21. By letter dated 30 May 2005 the applicant informed the Court that on 26 May 2005 a co-detainee had handed him the Registry's letter of 10 May 2005. The envelope had been unsealed. It contained the letter and the questions to the parties. Considering that certain documents were missing, the applicant requested the prison administration to explain why the letter had been opened. According to the applicant, on 26 May 2006 he had been placed for four months in so-called “PKT cell-type premises” [помещение камерного типа] with a stricter prison regime because of his questions.
F. Inquiries into the events of 16 and 26 May 2005
1. Internal Inquiry
22. On 27 June 2005 the applicant complained of censorship to the head of the colony who initiated an inquiry.
(a) Explanations by Z., Kh. and V.
“I hereby notify you that on 25 May 2005 a letter (incoming no. 1324) in a foreign language for convict Tarasov [the applicant] was received. I examined [the letter]. The documents in the envelope were inspected and put back into the envelope; they were not withheld. Other persons did not have access to the above letter and on the same day it was handed over against receipt to Kh., head of the brigade...”
“On 25 May 2005 at around 3 p.m. officer Z. handed over to me a big envelope addressed to [the applicant]. The envelope was opened, I examined [рассмотрел] the documents contained therein and put them back. There were no documents in Russian there. I gave the envelope to V., the inmate on duty, for him to pass it to [the applicant]. I did not remove any documents from the envelope and did not give them to persons other than V.”
25. On 29 June 2005 inmate V. submitted to the head of the colony an explanation worded in the following terms:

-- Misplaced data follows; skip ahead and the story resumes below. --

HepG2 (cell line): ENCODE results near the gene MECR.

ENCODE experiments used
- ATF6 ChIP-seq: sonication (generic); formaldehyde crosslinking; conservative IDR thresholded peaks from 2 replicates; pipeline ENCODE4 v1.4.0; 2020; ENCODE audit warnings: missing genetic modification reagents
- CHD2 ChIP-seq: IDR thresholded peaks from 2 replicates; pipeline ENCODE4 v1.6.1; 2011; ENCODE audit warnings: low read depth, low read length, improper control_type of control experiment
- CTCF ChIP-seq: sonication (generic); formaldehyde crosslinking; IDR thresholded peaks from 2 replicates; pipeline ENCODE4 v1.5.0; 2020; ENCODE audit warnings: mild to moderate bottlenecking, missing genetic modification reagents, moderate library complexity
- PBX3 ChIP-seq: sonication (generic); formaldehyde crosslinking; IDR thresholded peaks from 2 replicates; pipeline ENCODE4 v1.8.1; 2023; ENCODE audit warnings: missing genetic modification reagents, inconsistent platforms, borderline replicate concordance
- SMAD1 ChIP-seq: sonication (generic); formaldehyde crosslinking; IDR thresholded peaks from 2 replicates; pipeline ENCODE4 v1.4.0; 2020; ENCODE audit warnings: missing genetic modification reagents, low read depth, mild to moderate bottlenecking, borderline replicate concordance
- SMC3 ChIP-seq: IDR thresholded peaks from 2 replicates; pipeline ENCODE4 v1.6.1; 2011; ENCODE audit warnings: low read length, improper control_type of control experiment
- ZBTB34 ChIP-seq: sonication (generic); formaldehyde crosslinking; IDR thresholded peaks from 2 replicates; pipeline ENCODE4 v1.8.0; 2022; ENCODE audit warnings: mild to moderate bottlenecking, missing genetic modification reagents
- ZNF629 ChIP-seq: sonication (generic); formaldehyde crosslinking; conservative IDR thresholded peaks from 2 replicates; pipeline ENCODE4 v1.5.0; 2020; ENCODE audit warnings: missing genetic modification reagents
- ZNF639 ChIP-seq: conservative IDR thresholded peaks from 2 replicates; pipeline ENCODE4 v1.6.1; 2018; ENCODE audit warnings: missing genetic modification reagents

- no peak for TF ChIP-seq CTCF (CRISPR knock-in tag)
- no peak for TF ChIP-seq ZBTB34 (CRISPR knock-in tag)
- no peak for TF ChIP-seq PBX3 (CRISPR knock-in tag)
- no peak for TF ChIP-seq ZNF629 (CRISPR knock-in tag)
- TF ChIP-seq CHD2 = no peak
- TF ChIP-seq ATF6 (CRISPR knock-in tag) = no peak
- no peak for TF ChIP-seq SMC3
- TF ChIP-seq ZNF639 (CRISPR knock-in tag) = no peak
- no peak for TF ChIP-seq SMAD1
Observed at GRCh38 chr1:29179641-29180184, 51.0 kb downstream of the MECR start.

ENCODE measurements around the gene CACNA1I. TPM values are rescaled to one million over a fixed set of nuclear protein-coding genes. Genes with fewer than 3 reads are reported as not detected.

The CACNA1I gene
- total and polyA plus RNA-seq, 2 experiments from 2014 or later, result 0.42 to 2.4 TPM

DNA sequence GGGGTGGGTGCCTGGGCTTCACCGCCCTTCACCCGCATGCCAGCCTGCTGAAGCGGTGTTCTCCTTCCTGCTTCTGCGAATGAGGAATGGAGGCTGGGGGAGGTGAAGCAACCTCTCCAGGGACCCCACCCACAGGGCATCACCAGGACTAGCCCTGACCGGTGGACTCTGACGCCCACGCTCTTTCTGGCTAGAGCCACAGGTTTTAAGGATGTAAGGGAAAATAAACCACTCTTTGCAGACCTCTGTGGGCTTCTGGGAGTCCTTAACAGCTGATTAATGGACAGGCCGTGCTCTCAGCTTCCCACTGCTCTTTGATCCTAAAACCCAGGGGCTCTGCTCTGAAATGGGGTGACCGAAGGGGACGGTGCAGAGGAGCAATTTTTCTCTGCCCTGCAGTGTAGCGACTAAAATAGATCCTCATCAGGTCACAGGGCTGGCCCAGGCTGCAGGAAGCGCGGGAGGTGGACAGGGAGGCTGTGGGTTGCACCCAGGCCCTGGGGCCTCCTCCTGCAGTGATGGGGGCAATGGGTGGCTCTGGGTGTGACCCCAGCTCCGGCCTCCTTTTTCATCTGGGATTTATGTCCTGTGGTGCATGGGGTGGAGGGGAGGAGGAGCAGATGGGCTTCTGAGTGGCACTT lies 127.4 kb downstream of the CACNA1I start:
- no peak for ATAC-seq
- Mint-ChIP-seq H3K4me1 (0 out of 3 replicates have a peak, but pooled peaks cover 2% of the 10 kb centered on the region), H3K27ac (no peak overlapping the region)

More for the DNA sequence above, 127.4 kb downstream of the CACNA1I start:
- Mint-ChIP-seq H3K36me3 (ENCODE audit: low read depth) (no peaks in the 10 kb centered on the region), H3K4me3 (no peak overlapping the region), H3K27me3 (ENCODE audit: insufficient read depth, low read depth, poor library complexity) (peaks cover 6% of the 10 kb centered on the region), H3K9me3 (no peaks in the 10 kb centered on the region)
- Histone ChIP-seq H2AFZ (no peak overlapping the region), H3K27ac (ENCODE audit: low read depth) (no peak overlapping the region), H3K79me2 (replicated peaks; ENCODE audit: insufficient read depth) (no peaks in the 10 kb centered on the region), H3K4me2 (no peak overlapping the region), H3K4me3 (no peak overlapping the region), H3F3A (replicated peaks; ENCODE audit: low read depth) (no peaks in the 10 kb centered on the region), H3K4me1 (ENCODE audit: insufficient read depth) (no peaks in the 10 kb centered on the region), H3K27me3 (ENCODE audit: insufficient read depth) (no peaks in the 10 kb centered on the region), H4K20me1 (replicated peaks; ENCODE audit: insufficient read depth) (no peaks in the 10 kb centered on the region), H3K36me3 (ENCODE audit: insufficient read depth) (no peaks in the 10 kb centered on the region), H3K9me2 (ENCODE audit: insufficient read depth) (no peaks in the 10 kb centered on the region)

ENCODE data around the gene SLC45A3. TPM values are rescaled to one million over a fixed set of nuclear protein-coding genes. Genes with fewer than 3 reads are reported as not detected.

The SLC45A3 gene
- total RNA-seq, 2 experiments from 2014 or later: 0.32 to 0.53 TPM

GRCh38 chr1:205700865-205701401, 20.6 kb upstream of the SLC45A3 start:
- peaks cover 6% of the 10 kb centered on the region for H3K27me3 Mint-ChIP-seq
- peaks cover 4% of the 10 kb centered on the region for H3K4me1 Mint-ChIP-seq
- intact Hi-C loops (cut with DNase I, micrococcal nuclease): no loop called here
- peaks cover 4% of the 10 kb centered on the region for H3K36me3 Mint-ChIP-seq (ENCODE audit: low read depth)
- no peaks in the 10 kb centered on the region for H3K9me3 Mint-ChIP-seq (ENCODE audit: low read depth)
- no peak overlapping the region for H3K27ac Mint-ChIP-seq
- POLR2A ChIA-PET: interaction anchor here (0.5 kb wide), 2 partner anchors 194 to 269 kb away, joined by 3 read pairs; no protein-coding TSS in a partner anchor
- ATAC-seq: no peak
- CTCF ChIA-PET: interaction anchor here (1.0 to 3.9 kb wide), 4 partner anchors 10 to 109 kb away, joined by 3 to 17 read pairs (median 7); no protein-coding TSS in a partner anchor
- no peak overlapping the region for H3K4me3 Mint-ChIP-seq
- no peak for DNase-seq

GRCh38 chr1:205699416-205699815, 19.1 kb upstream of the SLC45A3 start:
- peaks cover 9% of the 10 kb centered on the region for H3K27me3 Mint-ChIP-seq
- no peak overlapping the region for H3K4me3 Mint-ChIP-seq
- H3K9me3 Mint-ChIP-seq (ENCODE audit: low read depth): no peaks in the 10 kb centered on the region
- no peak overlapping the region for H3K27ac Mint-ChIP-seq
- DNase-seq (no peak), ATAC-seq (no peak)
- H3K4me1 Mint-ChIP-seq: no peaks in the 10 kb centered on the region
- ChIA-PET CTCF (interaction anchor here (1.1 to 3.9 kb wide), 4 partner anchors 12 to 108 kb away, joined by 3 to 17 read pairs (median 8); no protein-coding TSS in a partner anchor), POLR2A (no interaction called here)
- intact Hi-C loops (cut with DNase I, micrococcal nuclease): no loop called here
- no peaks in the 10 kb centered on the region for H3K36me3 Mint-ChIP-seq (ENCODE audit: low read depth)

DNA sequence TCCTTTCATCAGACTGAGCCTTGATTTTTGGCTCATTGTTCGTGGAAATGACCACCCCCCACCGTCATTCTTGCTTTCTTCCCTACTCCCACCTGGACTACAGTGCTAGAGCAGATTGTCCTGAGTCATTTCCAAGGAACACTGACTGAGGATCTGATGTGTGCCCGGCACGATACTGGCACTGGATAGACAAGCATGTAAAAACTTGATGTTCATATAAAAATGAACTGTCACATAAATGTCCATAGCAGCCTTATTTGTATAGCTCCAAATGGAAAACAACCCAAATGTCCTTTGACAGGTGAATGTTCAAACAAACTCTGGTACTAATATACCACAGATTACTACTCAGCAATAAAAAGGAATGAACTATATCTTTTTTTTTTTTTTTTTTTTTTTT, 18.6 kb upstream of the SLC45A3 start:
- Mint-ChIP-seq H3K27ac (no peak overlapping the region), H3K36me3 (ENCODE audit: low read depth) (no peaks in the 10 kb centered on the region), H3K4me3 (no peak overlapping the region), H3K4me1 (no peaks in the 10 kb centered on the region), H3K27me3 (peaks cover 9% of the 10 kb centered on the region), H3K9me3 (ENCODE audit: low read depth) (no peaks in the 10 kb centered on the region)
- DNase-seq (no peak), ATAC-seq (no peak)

“I ... handed over to [the applicant] a big envelope which had been given to me by Kh., head of the brigade. Some fifteen minutes after the envelope was given to me I handed it over to [the applicant]. I did not look into the envelope and did not take any documents out of it, I did not give the envelope to anybody.”
(b) Report by the head of the colony
26. On 4 July 2005 the acting head of the colony delivered a report [заключение]. It stated that in course of the inquiry it had been established that on 25 May 2005 the colony had received an envelope for the applicant with documents from the European Court. Officer Z. in charge of censoring the inmates' correspondence had automatically opened the envelope, not noticing the logo of the European Court of Human Rights. After the inspection [осмотр] of the documents she had put them back into the envelope and had passed it over to Kh., head of the applicant's brigade, who was supposed to hand it over to the applicant. The report concluded that Z. had breached Article 91 § 2 of the Penal Code prohibiting censorship of convicts' correspondence with the European Court of Human Rights. The report went on suggesting, among other things, reprimanding Z. for negligence and conducting study courses on Article 91 of the Penal Code with the colony officers, followed by obligatory tests.
2. Inquiry by the Federal Service for Execution of Sentences
27. On 2 September 2005 the Court requested the Government to submit further observations in connection with the censorship of the Registry's letter and the alleged intimidation of the applicant.
28. On an unspecified date the regional office of the Federal Service for the Execution of Sentences in the Republic of Udmurtiya opened an inquiry in connection with the Court's communication of the applicant's complaints to the Government.
(a) Explanation by the applicant
“On 26 May 2005 at around 12.10 on duty inmate V. handed over to me an opened envelope with the logo of the ECHR; there were three sheets of paper with a text in English. He told me that he had received the envelope from Kh.. At lunch I asked Kh. why the envelope had been opened. He answered that he had been given the opened envelope by the censor...
From the text of the documents I understood that not all documents had been given to me; in particular, some documents which I was supposed to fill in and to return to the ECHR were missing...